One project – Winston Healy Trust – will serve as a pilot for DAR’s new Working Forest Protection Program, modeled after its nationally-acclaimed and first in the nation Agricultural Protection Restriction Program, which has protected nearly 70,000 acres on over 700 farms across the Commonwealth.
Collectively, the landscape conservation projects will protect miles of long-distance trails for hiking and snowmobiling, bringing additional tourism dollars to rural communities. The projects include the protection of large tracts connected to tens of thousands of acres of already protected forest, thereby increasing the value of these projects to wildlife and buffering the impacts of climate change.
“This is great news,” said Sen. Marc Pacheco, Senate Chair of the Joint Committee on Environment, Natural Resources and Agriculture. “Every acre of land we protect today is another acre of important habitat, wetlands, or forest that we preserve for future generations. This not only provides the public with additional recreation opportunities, but also helps to protect our environmental and public health. I applaud the Patrick-Murray Administration for their continued commitment to land conservation.”
“I applaud the EEA and the deserving first time recipients of this grant,” said Rep. Anne Gobi, House Chair of the Joint Committee on Environment, Natural Resources and Agriculture. “So many entities have come together to support the various projects and I know how critically important this grant is to all in the conservation of large tracts of land to be enjoyed for a variety of recreational activities.”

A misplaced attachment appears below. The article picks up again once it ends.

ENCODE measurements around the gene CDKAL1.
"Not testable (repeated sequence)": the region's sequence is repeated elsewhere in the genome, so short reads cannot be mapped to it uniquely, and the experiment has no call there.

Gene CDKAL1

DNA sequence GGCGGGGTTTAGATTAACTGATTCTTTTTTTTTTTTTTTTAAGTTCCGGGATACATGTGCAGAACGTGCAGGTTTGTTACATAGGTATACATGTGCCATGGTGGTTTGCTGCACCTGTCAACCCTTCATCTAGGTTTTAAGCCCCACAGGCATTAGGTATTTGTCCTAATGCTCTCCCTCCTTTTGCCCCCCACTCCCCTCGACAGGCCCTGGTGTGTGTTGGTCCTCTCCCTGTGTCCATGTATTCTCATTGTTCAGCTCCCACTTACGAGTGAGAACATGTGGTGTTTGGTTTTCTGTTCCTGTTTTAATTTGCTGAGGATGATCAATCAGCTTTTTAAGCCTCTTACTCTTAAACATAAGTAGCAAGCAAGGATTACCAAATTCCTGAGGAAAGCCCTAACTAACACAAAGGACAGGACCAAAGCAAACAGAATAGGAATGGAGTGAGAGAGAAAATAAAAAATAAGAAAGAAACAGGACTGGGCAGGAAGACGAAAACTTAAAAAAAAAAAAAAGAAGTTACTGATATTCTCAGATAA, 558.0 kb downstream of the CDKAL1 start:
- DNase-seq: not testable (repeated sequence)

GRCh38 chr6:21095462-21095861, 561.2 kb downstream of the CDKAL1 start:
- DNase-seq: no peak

The Landscape Partnership grants highlight a unique partnership between EEA and the Open Space Institute (OSI) of New York City which administers grants to protect large, habitat-rich tracts of land. Over the past three years, OSI has awarded grants totaling over $3.1 million to large land conservation projects in Massachusetts, the largest of any such awards in New England, due to Massachusetts’ strong support and diverse partnerships for these projects.
The awards are as follows:
|Project Name||Partners||Grant Award||Acres||Location|
|Sheffield-Egremont Agricultural, Ecological & Scenic Corridor||Sheffield Land Trust, DFG, Community Land Trust of Southern Berkshires||$485,500||515||Sheffield|
|Brushy Mountain||Kestrel Land Trust, Franklin Land Trust, DFG, U.S. Forest Service||$1,000,000||3,406||Leverett, Shutesbury|
|Winchendon Springs Working Landscape||Town of Winchendon, North Quabbin Regional Partnership, Mt. Grace Land Conservation Trust, DFG, DAR||$589,274||590||Winchendon|
|Sibley Farm/Spencer State Forest Corridor||Massachusetts Audubon Society, Town of Spencer, Greater Worcester Land Trust, Common Ground Land Trust, DCR, DAR||$1,926,125||723||Spencer|
|FY13 Conditional Awards|
|Hull-NEFF Granville||New England Forestry Foundation, Town of Granville, City of Hartford, CT Metropolitan District Commission||$269,555||719||Granville|
|Winston Healy Trust||Franklin Land Trust, DAR||$391,875||518||Charlemont, Colrain|
|Hawley Focus Area: Wildlands & Woodlands/Western Massachusetts Aggregation||Franklin Land Trust, New England Forestry Foundation, other partners in development||$376,100||1,090||Hawley|
|Pettibone Reserve||DCR, Berkshire Natural Resources Council, MassAudubon||$750,000||613||Lanesborough, Cheshire|